Castel Nevoso   see Fairsky (1).  
Castel Verde   see Wooster Victory.  
Castelbianco 1945 built by Bethlehem Fairfield Shipyard Inc., Baltimore | ex- Vassar Victory standard ship type Victory VC2-S-AP2, 1947 purchased from United States Maritime Commission renamed Castelbianco, 1952-1953 rebuilt 10,139gt name spelled as Castel Bianco, 1957 sold to Cia. Trasatlantica Espanola renamed Begona, 1957 scrapped. 7,223
Fairland 1955 built by J. Brown & Co Ltd., Clydebank | ex- Carinthia, 1968 purchased from Cunard renamed Fairland, 1971 renamed Fairsea, 1988 Sitmar Cruises was acquired by P&O Lines Ltd, with P&O-Sitmar Cruises as managers renamed Fair Princess, 2000 sold renamed China Sea Discovery, 2000 laid up, 2005 renamed Sea Discovery and scrapped. 21,916
Fairsea (1) 1941 built by Sun Shipbuilding & Drydock Co, Chester, Penn. | Launched as Rio de la Plata for Moore and McCormack, standard ship type C3-P, but completed as escort carrier, lend/leased to Great Britain renamed HMS Charger, reverted to US Navy and used to train British aircrews, 1946 to United States Maritime Commission and laid up, 1949 sold to Alvion SS Corp., Panama (a subsidiary of A. Vlasov) and converted into a passenger ship renamed Fairsea and placed under SITMAR management, 1955 rebuilt 13,433gt, 1958 transferred to Societa Trasporti Marittimi SpA (SITMAR), 1969 disabled by an engineroom fire, 1969 scrapped at La Spezia. 11,678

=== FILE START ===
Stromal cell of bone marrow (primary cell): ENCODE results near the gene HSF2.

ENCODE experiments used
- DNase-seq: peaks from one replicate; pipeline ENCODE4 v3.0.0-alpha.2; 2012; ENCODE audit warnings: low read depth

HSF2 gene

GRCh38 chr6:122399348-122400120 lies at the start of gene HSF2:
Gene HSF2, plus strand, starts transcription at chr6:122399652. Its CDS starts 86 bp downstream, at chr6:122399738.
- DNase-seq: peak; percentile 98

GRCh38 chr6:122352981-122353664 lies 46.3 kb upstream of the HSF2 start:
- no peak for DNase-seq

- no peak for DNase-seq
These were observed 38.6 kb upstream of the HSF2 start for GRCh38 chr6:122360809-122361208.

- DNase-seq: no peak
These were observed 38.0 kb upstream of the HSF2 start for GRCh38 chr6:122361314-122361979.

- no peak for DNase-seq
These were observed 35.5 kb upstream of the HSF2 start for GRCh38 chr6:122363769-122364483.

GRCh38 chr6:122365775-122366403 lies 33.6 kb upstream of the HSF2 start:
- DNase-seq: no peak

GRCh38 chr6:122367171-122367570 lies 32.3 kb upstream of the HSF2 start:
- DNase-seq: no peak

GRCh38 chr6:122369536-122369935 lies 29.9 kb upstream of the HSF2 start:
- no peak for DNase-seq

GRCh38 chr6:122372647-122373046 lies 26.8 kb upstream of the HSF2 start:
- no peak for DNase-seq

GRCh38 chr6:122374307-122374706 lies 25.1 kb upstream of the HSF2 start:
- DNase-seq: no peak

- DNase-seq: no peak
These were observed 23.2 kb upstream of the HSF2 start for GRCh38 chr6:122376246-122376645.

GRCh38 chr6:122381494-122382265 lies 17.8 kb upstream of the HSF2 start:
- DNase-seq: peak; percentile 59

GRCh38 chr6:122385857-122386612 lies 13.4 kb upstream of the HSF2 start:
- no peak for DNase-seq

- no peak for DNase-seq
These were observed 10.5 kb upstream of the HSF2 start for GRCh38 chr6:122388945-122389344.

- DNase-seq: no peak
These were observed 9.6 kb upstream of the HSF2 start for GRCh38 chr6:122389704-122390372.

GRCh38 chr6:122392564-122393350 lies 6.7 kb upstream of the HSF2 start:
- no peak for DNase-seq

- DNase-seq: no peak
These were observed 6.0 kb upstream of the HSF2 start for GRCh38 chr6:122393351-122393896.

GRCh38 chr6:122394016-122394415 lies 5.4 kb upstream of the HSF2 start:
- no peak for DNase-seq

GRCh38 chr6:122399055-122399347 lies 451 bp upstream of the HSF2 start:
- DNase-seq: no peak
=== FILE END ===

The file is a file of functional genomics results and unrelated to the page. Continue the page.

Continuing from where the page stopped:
Fairsea (2)   see Fairland.  
Fairsky (1) 1937 built by Howaldtswerke A.G., Kiel | ex- Friesenland built for the German Lufthansa, 1945 captured by British Forces, 1949 purchased by Alva S.S. Co. (a subsidiary of A. Vlasov) renamed Fairsky and was converted into a refrigeration ship with passenger accommodation, 1950 transferred to Alvion SS Corp., Panama, 1952 1958 transferred to Societa Trasporti Marittimi SpA (SITMAR) renamed Castel Nevoso, 1967 laid up, 1968 sold to Argentina Reefer S.S. Corp., Panama renamed Argentina Reefer, 1969 scrapped at Faslane. 3,828
Fairsky (2) 1941 Built by Western Pipe & Steel Company, San Francisco | ex- Steel Artisan built for Isthmian Steamship standard type C3-S-A2, 1941 taken over by US Navy and completed as an escort carrier renamed USS Barnes, 1942 to Great Britain renamed HMS Attacker, 1946 reverted to USMC, 1947 sold to National Bulk Carriers, 1952 sold to SITMAR, renamed Castel Forte and partly rebuilt into a reefer ship but not completed, laid up, 1957-1958 rebuilt into a passenger ship renamed Fairsky, 12,464 gt, 1959 renamed Fair Sky,1964 renamed Fairsky, 1977 damaged, 1977 sold for demolition but resold and became a floating hotel and casino, 1978 rebuilt renamed Philippine Tourist, 1979 damaged by fire, 1980 scrapped at Hong Kong. 12,464